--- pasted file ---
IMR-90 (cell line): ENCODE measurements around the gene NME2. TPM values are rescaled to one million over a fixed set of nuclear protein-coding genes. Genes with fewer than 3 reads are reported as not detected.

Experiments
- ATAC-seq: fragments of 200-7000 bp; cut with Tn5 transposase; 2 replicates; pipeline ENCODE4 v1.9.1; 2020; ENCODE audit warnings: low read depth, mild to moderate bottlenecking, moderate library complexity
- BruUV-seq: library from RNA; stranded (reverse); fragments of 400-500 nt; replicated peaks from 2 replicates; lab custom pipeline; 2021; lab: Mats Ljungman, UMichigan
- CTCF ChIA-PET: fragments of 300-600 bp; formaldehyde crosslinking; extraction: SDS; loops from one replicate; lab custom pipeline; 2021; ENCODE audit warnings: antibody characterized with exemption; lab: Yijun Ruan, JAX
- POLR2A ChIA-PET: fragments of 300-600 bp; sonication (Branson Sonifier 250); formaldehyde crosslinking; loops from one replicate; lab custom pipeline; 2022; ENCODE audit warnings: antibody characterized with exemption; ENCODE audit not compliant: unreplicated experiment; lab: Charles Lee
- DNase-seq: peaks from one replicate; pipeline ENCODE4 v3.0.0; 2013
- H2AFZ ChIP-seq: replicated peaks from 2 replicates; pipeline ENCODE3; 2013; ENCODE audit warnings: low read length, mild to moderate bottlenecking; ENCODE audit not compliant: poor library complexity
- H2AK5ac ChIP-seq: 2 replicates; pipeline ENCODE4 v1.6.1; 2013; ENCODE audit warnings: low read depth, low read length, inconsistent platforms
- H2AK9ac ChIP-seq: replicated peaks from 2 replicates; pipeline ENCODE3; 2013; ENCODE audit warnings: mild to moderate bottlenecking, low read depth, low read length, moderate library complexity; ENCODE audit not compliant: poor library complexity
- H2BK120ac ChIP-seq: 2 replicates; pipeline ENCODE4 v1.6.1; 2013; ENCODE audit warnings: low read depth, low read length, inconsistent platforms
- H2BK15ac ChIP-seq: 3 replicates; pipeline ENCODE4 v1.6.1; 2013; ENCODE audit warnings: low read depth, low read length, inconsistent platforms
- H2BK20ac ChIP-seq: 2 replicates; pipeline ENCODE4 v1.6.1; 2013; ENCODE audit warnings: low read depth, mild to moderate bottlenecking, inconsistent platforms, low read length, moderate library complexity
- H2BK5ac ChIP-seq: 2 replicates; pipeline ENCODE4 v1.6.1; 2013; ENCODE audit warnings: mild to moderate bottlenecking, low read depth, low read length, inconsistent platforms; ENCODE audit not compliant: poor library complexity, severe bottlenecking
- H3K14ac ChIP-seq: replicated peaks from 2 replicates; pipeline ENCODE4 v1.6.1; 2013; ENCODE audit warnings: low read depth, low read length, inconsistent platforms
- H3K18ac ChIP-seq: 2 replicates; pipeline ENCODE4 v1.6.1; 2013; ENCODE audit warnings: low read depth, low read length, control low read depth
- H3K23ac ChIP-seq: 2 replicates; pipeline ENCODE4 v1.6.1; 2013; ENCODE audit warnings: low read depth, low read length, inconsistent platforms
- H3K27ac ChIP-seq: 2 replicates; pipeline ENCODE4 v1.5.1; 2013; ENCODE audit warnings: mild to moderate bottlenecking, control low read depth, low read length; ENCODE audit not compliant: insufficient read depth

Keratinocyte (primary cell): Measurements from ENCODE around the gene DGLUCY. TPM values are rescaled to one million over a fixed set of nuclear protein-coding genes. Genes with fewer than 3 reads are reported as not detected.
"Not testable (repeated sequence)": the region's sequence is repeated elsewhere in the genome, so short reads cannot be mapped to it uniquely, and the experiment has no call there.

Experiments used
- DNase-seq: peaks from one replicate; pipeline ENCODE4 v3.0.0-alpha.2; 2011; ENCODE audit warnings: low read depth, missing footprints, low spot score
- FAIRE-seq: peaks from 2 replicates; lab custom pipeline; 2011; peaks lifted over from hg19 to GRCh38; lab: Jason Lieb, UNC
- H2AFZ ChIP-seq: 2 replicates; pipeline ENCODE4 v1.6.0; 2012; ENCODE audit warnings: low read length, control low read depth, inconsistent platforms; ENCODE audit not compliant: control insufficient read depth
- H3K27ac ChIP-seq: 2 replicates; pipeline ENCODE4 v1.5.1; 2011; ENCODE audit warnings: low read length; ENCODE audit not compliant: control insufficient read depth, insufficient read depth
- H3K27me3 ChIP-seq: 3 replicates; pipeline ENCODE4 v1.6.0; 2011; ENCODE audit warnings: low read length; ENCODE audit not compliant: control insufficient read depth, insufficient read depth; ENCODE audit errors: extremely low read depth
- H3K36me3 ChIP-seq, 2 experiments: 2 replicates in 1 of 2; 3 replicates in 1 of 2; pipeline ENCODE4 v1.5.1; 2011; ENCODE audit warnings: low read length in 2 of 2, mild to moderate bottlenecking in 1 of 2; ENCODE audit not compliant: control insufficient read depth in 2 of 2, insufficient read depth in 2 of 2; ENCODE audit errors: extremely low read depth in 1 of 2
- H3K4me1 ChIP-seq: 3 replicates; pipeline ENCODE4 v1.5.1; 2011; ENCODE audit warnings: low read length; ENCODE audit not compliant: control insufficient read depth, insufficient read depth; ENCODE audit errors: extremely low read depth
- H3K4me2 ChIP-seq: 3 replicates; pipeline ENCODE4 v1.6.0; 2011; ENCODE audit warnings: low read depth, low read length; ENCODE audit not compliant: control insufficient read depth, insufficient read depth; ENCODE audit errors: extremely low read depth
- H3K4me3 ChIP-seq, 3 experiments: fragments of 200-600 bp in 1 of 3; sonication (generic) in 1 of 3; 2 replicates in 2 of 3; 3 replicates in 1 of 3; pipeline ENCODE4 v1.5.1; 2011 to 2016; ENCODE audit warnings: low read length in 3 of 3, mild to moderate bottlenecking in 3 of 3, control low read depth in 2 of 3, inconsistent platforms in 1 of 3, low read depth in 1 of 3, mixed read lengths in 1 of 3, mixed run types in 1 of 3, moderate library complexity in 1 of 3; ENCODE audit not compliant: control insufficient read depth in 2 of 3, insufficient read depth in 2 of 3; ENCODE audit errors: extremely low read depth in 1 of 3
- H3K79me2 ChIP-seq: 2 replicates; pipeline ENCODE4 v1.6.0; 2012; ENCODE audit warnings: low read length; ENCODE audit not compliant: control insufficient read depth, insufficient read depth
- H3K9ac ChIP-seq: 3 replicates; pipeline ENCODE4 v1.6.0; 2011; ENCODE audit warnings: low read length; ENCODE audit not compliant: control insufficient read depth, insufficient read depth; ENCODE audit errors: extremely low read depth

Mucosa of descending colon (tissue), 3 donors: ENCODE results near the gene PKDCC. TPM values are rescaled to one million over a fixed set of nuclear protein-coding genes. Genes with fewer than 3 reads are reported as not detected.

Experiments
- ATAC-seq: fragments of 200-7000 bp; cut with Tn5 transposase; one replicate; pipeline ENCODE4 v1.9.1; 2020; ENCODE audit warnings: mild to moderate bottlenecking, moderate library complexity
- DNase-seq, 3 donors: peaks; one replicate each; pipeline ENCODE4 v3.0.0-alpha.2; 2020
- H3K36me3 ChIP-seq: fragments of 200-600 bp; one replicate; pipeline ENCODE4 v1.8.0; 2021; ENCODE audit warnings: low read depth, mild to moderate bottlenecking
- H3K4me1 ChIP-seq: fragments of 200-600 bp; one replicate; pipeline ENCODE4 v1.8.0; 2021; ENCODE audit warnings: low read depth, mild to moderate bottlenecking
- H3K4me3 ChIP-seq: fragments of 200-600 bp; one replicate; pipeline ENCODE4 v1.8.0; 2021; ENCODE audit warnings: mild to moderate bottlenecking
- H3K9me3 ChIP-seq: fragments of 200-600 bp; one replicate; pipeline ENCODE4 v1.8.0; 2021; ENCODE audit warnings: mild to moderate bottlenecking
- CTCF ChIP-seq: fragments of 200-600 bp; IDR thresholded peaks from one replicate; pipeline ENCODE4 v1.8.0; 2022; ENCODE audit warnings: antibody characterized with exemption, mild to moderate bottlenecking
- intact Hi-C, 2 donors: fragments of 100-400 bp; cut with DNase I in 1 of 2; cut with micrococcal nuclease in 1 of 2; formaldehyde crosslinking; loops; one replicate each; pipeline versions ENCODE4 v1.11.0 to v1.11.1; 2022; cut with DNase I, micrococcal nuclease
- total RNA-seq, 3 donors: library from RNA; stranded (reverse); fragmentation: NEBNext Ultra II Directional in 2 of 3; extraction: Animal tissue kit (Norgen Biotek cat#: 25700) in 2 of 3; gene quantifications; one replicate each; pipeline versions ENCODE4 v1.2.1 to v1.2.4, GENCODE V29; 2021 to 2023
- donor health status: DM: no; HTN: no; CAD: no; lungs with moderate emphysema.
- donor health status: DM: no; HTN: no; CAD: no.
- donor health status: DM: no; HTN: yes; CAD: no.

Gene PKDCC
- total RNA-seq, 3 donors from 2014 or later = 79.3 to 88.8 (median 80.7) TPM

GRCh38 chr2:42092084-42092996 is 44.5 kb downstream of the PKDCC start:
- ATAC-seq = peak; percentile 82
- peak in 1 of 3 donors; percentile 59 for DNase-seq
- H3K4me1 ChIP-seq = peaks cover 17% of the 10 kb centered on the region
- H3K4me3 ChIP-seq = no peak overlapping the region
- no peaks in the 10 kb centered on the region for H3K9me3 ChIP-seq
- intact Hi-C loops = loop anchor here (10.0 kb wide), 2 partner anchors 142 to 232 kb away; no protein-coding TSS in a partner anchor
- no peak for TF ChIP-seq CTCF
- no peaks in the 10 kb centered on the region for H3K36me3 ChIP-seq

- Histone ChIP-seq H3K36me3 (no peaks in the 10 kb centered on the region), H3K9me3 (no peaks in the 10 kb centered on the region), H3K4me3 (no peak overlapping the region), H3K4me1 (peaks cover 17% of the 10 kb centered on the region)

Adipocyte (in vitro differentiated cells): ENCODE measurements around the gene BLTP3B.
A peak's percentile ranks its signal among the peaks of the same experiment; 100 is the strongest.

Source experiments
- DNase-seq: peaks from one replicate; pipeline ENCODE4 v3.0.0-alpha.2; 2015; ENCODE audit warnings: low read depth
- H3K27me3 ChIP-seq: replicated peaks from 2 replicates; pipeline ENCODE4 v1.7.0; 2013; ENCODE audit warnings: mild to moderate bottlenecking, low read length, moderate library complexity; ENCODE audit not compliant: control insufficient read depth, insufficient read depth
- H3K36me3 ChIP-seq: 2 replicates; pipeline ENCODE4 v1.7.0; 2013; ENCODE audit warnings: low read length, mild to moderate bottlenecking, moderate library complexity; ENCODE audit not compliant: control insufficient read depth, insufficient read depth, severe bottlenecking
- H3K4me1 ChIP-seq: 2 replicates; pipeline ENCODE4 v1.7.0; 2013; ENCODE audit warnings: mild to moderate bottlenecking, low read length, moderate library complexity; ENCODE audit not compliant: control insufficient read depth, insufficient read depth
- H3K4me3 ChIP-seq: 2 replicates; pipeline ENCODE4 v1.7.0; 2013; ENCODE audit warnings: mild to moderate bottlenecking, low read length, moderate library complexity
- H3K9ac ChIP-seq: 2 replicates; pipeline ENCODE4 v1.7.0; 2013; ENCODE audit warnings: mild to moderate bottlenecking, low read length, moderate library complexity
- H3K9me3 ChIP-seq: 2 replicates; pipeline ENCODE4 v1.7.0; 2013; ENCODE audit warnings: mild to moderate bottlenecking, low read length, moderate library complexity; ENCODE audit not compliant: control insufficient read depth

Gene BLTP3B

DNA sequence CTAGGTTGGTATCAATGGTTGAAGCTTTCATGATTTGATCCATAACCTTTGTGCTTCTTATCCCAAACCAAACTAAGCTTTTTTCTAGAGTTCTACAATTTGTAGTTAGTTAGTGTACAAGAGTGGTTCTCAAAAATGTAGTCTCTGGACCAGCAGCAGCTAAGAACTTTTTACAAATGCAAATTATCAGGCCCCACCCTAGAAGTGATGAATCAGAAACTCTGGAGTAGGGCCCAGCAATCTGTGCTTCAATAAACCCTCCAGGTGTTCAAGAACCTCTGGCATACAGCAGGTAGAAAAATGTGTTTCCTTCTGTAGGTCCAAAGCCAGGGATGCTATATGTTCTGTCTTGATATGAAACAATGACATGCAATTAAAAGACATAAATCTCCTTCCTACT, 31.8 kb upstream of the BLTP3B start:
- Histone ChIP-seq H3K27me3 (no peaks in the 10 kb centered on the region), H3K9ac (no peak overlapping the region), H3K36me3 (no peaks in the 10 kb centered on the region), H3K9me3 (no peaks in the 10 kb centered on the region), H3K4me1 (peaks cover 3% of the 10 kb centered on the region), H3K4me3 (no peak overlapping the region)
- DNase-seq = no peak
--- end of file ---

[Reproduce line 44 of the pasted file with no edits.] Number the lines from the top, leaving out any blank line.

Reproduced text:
- donor health status: DM: no; HTN: no; CAD: no; lungs with moderate emphysema.